Q: Tell us about your growing up years.
A: I grew up in the metropolitan area of Los Angeles where there were mostly black businesses. I had one older brother, Benjamin, and my twin sister, Sandra. My mother and father each had a dry cleaning business. They were soul winners and God was always first. They prayed about everything, and they taught us the Scripture, “In all thy ways, acknowledge Him, and He shall direct thy paths” (Proverbs 3:6, KJV). If they had a piece of furniture they wanted to buy, we’d see them go into a corner of the store and we’d say, “There they go.” They’d be asking God, “Should we buy this?” And they would come back and tell the salesman, “We’re going to check someplace else.” And when they’d go someplace else, they’d get it for half the price.
When people would come to my father’s cleaners, if it were a new client bringing in clothes, we knew before the conversation was over that we would hear my father say, “By the way, have you ever met Jesus Christ?” My parents loved to be in the presence of God, and they worked in the church. My uncle, Bishop Crouch, was pastor.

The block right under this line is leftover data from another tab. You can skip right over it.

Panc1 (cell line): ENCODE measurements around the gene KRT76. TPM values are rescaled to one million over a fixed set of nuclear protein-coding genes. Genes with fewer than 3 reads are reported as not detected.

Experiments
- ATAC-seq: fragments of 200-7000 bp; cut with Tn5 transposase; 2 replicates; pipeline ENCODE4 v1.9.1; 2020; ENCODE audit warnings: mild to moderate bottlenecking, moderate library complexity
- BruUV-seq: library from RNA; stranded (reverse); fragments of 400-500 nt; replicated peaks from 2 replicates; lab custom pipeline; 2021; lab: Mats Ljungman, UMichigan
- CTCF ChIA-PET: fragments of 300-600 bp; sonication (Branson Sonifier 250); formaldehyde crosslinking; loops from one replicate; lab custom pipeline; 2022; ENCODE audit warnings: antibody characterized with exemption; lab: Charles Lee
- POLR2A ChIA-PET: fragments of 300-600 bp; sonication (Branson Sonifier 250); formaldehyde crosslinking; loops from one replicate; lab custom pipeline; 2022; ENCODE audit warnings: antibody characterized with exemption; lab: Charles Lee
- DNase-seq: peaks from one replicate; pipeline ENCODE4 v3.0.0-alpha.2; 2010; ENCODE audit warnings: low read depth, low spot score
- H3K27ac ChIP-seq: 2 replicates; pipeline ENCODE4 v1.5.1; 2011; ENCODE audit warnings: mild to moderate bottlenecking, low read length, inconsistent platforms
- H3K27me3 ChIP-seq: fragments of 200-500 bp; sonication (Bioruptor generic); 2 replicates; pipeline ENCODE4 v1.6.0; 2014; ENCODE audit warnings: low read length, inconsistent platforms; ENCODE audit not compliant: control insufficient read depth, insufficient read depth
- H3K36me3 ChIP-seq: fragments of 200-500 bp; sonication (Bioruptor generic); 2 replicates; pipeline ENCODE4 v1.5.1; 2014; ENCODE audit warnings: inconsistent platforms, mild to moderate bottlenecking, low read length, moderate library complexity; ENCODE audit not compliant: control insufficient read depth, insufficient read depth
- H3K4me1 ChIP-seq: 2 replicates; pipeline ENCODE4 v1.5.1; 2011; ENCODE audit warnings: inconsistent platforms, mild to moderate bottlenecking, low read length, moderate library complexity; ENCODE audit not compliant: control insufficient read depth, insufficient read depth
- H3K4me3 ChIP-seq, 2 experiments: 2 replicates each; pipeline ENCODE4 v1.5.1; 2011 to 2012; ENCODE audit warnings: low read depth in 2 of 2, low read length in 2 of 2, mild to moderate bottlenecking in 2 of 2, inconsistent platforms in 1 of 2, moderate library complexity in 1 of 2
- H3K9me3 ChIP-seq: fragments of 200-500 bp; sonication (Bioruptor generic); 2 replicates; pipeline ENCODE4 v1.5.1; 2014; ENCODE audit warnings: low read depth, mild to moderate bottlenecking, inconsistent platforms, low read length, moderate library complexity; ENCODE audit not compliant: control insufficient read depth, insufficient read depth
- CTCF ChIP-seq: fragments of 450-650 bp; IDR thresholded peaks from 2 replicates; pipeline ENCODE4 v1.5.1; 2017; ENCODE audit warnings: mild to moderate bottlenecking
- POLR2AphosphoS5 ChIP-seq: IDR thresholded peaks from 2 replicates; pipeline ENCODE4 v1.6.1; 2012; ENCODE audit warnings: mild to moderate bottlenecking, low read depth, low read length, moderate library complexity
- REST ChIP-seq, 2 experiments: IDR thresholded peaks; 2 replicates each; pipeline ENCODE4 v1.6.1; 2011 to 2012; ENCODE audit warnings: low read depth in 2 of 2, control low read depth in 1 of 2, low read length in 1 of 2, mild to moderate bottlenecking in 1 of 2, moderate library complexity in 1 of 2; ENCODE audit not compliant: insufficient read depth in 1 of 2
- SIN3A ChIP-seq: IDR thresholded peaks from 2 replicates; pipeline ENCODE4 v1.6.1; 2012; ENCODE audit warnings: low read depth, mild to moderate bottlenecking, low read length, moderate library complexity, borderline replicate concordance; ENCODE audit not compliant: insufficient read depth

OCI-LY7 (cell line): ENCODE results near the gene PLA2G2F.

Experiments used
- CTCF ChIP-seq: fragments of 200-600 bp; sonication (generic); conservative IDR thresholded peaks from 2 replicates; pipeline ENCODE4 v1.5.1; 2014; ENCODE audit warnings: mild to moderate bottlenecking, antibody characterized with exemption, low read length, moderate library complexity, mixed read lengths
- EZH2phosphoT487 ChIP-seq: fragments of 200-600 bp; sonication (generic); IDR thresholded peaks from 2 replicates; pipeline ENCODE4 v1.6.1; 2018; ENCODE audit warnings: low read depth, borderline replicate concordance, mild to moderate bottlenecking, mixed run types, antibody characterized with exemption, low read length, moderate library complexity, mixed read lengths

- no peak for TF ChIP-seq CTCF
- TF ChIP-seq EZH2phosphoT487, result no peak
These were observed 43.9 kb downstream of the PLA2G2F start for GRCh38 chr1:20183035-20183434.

Q: How old were you when you started playing the piano, and how did that come about?
A: I was 11 years old when God gave me the gift. I loved music but had never played. We were Church of God in Christ, and there was a church about 60 miles away that belonged to the denomination, but did not have a preacher. A lady who knew my father’s excitement for the Lord invited him to speak at this church, although he was never behind the pulpit. When we finally arrived, there were five people, no piano player and no choir. The next Sunday when we went back, a piano was sitting there. “Come up here, Andraé,” my father said. I remember so vividly saying to myself, “What does he want with me?”